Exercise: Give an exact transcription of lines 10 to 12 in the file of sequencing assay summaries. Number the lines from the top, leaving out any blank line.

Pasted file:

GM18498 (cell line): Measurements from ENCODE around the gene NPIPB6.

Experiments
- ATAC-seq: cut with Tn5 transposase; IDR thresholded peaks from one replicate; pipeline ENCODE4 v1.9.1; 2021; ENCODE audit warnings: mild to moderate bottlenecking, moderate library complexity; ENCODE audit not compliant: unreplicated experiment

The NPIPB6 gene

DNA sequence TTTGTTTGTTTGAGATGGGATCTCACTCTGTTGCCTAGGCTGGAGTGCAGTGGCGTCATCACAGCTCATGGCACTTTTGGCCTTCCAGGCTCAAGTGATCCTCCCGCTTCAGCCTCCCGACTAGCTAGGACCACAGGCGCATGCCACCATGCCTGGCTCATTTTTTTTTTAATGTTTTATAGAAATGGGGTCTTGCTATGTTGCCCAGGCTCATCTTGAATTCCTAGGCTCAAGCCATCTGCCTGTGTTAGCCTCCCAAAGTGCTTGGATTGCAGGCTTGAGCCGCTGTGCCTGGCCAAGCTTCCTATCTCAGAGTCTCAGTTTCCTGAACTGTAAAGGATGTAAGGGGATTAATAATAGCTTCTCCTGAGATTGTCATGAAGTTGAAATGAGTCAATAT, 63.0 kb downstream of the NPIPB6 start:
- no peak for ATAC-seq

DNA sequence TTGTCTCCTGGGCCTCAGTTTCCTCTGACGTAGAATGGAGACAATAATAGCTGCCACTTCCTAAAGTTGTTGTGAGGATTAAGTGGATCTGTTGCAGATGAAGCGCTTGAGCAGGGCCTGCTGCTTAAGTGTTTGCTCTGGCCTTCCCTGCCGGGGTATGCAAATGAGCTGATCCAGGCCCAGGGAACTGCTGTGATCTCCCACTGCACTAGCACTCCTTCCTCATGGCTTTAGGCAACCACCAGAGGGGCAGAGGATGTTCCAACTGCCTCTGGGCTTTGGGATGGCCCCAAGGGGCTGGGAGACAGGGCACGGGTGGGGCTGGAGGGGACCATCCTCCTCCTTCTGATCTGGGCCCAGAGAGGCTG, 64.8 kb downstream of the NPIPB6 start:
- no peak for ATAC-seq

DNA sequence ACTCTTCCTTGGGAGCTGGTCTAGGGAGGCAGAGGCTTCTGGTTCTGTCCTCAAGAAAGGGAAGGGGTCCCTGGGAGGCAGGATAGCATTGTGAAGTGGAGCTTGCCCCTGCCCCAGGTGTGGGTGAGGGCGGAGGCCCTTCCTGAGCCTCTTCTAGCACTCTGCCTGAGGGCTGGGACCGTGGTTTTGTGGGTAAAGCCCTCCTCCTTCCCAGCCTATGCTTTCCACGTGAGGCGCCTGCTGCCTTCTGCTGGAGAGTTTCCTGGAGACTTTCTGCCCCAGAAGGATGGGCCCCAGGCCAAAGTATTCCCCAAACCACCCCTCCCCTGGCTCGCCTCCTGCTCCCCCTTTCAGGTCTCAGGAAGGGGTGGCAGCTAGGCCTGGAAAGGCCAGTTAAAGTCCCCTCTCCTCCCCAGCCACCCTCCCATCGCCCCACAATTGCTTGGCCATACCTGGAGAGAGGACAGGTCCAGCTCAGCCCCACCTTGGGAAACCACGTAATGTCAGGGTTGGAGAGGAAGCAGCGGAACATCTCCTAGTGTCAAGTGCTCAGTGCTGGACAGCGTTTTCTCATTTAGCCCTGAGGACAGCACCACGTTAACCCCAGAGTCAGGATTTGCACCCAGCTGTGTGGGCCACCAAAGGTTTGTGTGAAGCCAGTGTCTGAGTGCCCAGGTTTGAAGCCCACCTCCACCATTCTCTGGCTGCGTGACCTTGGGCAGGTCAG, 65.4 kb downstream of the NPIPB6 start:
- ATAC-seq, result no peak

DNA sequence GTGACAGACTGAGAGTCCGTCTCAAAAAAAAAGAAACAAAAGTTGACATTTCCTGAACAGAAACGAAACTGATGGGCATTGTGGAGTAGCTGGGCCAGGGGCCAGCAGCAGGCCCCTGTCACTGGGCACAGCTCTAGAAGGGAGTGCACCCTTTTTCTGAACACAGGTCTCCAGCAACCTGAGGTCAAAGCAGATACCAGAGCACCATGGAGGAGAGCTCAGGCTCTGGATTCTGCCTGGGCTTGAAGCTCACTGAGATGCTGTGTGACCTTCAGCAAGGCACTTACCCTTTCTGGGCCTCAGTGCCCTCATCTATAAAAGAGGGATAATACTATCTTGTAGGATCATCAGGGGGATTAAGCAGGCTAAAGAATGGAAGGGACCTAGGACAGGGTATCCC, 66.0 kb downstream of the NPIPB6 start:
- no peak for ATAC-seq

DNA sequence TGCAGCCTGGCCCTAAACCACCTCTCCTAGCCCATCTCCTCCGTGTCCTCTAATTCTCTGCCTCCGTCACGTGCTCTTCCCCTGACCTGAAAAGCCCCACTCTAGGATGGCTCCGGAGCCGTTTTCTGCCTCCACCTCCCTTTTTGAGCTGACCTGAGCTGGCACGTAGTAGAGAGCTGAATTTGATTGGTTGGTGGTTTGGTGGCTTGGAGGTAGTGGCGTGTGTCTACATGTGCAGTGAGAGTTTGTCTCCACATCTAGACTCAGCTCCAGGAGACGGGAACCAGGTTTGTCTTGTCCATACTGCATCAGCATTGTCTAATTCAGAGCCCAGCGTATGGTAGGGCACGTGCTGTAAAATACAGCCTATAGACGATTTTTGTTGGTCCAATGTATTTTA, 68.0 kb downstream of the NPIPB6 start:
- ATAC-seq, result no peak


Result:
- ATAC-seq, result no peak

DNA sequence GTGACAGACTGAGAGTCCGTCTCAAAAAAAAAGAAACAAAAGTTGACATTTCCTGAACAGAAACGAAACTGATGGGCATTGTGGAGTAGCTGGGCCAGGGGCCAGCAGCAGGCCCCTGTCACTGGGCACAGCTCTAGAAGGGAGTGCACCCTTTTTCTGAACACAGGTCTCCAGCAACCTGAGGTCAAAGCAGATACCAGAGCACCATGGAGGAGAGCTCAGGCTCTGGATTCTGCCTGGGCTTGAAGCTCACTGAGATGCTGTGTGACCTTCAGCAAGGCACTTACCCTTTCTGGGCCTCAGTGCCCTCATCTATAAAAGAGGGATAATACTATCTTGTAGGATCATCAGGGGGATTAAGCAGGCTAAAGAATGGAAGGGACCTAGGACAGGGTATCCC, 66.0 kb downstream of the NPIPB6 start:
- no peak for ATAC-seq